Gardaí issue warning over ‘romance scammers’ – out to steal your heart and your money | #DatingScams | #LoveScams | #RomanceScans

As the most romantic day of the year approaches, gardai revealed details of the scale of romance fraud

As the most romantic day of the year approaches, gardai revealed details of the scale of romance fraud that has resulted in more than €7 million being stolen from victims over the past five years.

The majority of the 245 victims who have come forward since 2020, were female and their average financial loss was €28,500.

The highest reported loss by a female in Ireland was over €450,000 stolen in 18 transactions, while one male victim had more than €380,000 taken.

In just one case recorded last year, a man in his 50s from the east of the country had connected with a female on a dating site who was supposedly living in Asia.

After communicating over the phone, they subsequently agreed to pursue a relationship and began making arrangements for her to travel to Ireland.

He initially transferred the cost to cover a Visa, long-haul flight and transfers to the value of €2,100. In total, however, the victim transferred over €36,000 as part of the romance scam.

In another case form last year, woman in her 30s living in the southern region was tricked into handing over €20,000 by who she thought was an online trader she had matched on a dating app.

He added his victim to a messaging app where they spoke for several weeks, and subsequently convinced her to transfer the money via an online bank.

Another woman in her 40s from the Eastern region, was added on Facebook by a male who claimed to be a doctor based in a worn-torn country.

After speaking for a number of weeks, the victim was asked for a significant sum of money in order to be able to return home. In total, €26,300 was stolen from this woman.

And another woman in 40s from the same are region had spoken for months with a man having exchanged photos after meeting on an online dating site.

“Soon they were a couple despite her being based in the south-west of Ireland and he living overseas,” gardai said. “During the course of their online relationship, he claimed that his construction business was failing and he required financial support. In the course of 100 transactions, €35,000 was stolen from this victim.”

As a result, this Valentine’s Day, gardai say they are advising the public to beware of romance scams and criminals who are taking advantage of an increase in the popularity of dating apps among those seeking romance.

“Typically, fraudsters use someone else’s photos to set up a fake profile on dating apps and online dating sites to scour through profiles to identify potential victims who they will then target and groom over a sustained period in an effort to extract their money,” gardaí revealed.

“Their profile usually depicts a person that has a responsible job but is most often fictitiously based in a location which makes them unable to travel or move freely, and has poor phone network or internet connection i.e. working on an offshore oil rig, an aid worker, a humanitarian doctor or a soldier in a worn-torn country.

“They’ll match or connect on the dating app and quickly encourage their victim to move to a messaging app or email. They’ll say all the right things because they follow prepared scripts.”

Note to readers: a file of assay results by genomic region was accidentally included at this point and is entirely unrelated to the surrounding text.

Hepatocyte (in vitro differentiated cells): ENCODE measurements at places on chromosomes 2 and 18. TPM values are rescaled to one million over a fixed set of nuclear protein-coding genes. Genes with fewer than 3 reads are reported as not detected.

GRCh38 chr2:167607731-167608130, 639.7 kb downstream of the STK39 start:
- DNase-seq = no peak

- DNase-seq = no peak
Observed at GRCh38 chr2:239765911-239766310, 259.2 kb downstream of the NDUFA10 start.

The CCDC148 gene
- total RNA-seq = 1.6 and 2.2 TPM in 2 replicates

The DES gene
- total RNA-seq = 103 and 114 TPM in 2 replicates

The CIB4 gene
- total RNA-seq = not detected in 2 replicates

Gardai say their background may seem legit and they will usually claim to have been married and now widowed or divorced, have grown up children and be seeking a platonic relationship, “but that is all part of the ploy”.

The requests for money can start small and in some instances will even be repaid if asked by the lender to build trust.

But the fraudster who will have more than one victim at any given time, will demand further increased mounts and before a victim necessarily realises it, they’re being pressured to pay anything from essential medical bills and custom duties, to purchasing flights and Visas.

Sometime the fraud can take the shape of an investment pitch with victims encouraged to invest on the basis that they will make a quick profit.

But when the victim starts asking questions the fraudster will cut contact and block them. Once reported, the investigation into these crimes will usually indicate that the victim’s money has been transferred to a bank account, Crypto account or what is known as a ‘Cold Storage Wallet’ or a ‘Cold Wallet’ outside of Ireland.

Detective Superintendent Michael Cryan of the Garda National Economic Crime Bureau said a victim will be made believe that they have met their perfect match online, “but are in fact being terribly deceived”.

“ It becomes a huge invasion of privacy and a breach of trust which can impact your whole view of people and the possibility of romance, but it’s important to remember that this fraud and it is a crime,” Det Super Cryan said.

“It is often the case that a victim’s money is transferred overseas to fund organised criminal activities such as terrorism, human trafficking, people smuggling and even corruption. An Garda Síochána work closely with both Europol and Interpol to disrupt those involved in fraud of this nature as part of our investigations into romance scams.

Gardai have urged people who have previously been or believe that have fallen victim of a romance scam to speak with them at any Garda station.

“This can very easily happen and no one should feel embarrassed, we are here to help and will treat every report in confidence,” gardai added.

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